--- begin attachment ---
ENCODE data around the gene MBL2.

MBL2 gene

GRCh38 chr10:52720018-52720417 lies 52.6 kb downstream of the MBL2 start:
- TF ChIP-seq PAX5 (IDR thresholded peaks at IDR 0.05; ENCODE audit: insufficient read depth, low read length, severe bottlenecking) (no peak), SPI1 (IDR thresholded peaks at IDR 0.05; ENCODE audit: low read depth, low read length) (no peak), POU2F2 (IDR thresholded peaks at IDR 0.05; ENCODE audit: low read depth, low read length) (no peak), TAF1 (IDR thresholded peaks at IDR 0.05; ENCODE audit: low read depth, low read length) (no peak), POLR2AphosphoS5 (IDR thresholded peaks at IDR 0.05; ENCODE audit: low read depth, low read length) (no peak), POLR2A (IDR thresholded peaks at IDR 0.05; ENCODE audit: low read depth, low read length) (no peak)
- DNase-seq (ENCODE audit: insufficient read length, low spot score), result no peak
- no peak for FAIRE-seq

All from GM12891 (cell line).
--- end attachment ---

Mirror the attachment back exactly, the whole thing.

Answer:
ENCODE data around the gene MBL2.

MBL2 gene

GRCh38 chr10:52720018-52720417 lies 52.6 kb downstream of the MBL2 start:
- TF ChIP-seq PAX5 (IDR thresholded peaks at IDR 0.05; ENCODE audit: insufficient read depth, low read length, severe bottlenecking) (no peak), SPI1 (IDR thresholded peaks at IDR 0.05; ENCODE audit: low read depth, low read length) (no peak), POU2F2 (IDR thresholded peaks at IDR 0.05; ENCODE audit: low read depth, low read length) (no peak), TAF1 (IDR thresholded peaks at IDR 0.05; ENCODE audit: low read depth, low read length) (no peak), POLR2AphosphoS5 (IDR thresholded peaks at IDR 0.05; ENCODE audit: low read depth, low read length) (no peak), POLR2A (IDR thresholded peaks at IDR 0.05; ENCODE audit: low read depth, low read length) (no peak)
- DNase-seq (ENCODE audit: insufficient read length, low spot score), result no peak
- no peak for FAIRE-seq

All from GM12891 (cell line).